1. Understand the patent landscape in which you operate: Build a picture of comparable patented technologies, what differentiates them, and who the main litigators are in that space. Such patent landscape analysis should be a key input to both strategic and design decisions.
2. Don’t let overcrowding scare you: A crowded patent landscape may still offer opportunities. If you need to enter a specific technology area, look for patents that are close to expiring or filings that may be available for in-license (for example, from companies that operate in different sectors). This can provide a short-cut in your development process and can identify new technology suppliers.
3. Fail early, fail cheap: Perform early checks to ensure that your design concepts are different enough from existing patents. If you can identify possible problem patents early, it will give you time to gain appropriate technical / legal opinions on the patents themselves and to work out if you can get around them somehow. If there are real ‘red flags’, look for alternatives from expired patents or non-competing third parties.
4. It’s not a one step process - keep looking! During the detailed design process, check new work against the patent landscape. In addition, new, competitive filings can be published at any time, so be sure to keep an eye on your space and check over any new filings that could be relevant.
5. Understand what’s inventive and what might have other uses beyond the obvious: Look to protect the unique elements that differentiate your concept. Identify where you may have a technology that has uses beyond your own and protect this technology separately from your overall product. Also think about how the product will be used and any conditions that are specific to this use – can these be used to further define and protect the area?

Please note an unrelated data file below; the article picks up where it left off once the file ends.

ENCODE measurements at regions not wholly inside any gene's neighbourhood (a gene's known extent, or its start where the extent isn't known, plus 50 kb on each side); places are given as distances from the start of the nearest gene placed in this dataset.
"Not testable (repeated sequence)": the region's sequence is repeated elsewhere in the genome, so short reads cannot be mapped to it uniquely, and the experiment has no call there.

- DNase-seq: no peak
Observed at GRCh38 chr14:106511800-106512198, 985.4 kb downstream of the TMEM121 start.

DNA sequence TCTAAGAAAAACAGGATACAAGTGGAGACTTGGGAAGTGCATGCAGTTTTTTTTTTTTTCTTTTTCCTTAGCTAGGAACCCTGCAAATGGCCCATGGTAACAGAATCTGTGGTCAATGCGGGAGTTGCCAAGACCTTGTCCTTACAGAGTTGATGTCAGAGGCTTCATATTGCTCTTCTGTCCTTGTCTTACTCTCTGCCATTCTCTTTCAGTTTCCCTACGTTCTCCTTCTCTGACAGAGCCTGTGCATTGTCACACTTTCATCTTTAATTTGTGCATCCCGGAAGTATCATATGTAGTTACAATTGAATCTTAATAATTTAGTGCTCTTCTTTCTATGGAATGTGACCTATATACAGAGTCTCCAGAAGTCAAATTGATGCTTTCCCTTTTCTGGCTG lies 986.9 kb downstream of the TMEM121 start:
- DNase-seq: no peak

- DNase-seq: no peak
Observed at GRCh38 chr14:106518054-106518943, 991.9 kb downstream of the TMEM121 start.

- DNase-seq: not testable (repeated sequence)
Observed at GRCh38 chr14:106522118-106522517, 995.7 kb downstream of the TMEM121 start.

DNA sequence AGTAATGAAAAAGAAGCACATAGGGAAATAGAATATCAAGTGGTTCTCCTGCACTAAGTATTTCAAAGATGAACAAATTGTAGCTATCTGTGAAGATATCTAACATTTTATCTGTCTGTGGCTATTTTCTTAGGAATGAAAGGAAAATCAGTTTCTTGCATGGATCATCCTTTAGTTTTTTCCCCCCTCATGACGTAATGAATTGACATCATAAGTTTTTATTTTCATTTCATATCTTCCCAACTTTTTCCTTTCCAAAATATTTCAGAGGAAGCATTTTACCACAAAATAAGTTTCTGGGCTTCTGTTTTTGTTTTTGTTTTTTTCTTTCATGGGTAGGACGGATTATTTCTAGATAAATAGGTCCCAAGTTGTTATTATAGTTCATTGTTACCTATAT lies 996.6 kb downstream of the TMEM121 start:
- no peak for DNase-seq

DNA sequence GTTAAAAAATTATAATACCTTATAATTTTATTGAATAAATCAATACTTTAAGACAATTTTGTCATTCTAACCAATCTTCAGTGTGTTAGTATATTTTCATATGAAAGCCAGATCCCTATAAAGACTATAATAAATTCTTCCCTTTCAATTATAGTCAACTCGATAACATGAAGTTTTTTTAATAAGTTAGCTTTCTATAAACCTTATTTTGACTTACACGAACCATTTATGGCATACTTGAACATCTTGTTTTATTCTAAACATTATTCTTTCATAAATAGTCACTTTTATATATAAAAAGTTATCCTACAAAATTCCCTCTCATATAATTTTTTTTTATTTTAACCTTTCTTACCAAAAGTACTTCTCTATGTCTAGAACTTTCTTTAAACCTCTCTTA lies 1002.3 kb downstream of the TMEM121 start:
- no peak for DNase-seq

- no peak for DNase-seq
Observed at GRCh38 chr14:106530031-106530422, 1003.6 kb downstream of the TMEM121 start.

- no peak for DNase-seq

6. Think globally: File in the geographies that you will operate in and those that you may be able to license to. Think long term: patents typically last for 20 years – which will be your most important geographical markets in a decade or two? Although enforcement in emerging markets may be challenging at the moment, it is getting easier, and these emerging markets may offer you massive revenues in the future.
7. Sometimes patenting isn’t the best option: Consider using trade secrets instead of patents for ideas that cannot be reverse engineered or for which infringement cannot be detected. Registered designs (design patents in the US) can (and should) be used to protect the visual aspects of a product.
8. Don’t have a single point of failure: A set of patent filings is better than a single all-encompassing filing. During the examination process, your patent applications will be narrowed down and may even be rejected. The use of an interlinked set of applications will increase the chances of gaining useful coverage in the end.
9. Don't stop once your patents publish or your product launches: Use the delays in the patenting system to your advantage by pre-empting your competitors and building an R&D program and patenting strategy to ensure you’re always one step ahead.
10. Invest in people, tools and processes: Staff should be aware of good IP practice, have the ability to identify developments that could be protectable and understand the difference between freedom to operate and patentability. This knowledge should be supported with good quality patent search and analysis tools.
Mark Cohen is head of intellectual property services at Sagentia, a technology and product development company. Learn more at: www.sagentia.com